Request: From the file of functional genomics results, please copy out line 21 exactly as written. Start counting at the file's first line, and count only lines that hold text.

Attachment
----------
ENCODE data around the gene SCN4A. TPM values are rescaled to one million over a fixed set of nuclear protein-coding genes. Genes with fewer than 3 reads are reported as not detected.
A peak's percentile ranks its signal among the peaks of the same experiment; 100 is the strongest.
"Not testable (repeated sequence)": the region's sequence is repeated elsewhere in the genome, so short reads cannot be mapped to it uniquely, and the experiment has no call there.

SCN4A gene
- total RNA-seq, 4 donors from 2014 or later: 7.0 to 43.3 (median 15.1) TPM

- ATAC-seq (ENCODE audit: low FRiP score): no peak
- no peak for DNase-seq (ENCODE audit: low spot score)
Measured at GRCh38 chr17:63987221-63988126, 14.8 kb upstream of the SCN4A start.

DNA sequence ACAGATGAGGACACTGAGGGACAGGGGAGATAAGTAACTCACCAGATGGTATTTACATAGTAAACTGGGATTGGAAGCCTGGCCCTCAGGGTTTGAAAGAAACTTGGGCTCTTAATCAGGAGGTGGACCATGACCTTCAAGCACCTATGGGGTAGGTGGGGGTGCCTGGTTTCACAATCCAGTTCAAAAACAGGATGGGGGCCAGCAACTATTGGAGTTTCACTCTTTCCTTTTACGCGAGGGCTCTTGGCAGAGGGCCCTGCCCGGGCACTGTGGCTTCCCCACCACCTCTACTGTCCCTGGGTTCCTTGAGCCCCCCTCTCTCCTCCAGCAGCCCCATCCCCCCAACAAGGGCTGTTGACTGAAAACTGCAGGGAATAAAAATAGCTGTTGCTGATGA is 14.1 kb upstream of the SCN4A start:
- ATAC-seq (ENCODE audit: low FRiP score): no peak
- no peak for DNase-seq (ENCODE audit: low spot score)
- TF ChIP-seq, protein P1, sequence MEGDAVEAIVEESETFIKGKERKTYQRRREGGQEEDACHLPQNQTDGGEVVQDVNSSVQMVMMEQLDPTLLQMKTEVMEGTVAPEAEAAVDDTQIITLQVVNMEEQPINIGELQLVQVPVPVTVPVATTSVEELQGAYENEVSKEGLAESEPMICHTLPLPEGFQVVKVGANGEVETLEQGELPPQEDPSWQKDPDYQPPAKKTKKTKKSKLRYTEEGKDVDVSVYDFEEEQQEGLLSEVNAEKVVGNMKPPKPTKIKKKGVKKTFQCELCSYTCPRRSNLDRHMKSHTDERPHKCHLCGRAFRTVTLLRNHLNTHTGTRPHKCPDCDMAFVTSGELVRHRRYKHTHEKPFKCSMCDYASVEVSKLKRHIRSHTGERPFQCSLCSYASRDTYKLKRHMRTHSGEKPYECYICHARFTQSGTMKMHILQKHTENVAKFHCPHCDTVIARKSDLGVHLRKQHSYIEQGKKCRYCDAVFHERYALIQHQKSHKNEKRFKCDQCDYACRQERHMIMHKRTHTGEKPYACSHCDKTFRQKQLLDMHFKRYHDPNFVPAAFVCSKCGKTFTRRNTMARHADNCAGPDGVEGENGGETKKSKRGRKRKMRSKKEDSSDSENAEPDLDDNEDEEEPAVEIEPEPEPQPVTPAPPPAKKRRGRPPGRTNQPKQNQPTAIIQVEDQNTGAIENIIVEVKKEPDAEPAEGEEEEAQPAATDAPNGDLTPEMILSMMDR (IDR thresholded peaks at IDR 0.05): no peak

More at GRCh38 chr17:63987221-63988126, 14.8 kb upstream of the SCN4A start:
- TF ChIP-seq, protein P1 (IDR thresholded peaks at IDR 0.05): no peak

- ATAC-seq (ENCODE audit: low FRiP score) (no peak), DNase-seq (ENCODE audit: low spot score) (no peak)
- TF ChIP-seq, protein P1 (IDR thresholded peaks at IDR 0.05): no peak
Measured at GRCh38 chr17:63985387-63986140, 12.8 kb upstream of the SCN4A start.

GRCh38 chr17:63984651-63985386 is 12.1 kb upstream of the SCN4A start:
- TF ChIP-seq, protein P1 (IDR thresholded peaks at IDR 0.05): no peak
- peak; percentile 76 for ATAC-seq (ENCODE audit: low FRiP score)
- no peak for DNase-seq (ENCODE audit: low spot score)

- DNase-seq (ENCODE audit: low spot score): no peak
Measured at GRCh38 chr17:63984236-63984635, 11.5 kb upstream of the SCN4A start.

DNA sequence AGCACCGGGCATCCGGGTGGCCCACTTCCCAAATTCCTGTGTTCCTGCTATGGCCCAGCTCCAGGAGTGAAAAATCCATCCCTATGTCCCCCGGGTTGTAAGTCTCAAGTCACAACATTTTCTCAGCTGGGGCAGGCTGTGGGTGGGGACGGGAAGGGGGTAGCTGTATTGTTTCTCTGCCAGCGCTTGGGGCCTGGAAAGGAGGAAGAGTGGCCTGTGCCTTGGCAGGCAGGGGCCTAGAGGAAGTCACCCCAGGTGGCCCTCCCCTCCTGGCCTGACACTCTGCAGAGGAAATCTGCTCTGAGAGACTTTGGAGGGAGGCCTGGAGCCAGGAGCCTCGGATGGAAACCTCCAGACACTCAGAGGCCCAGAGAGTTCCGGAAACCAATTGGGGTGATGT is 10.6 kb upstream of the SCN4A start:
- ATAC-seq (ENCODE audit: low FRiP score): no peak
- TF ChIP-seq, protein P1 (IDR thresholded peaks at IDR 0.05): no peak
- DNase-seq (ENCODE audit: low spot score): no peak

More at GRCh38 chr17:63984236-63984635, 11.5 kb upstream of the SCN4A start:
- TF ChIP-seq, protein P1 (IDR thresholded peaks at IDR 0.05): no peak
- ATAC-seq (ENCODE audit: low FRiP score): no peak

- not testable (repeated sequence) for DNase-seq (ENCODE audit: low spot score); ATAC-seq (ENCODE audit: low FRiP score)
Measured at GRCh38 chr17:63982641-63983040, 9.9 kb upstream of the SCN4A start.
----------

- no peak for DNase-seq (ENCODE audit: low spot score)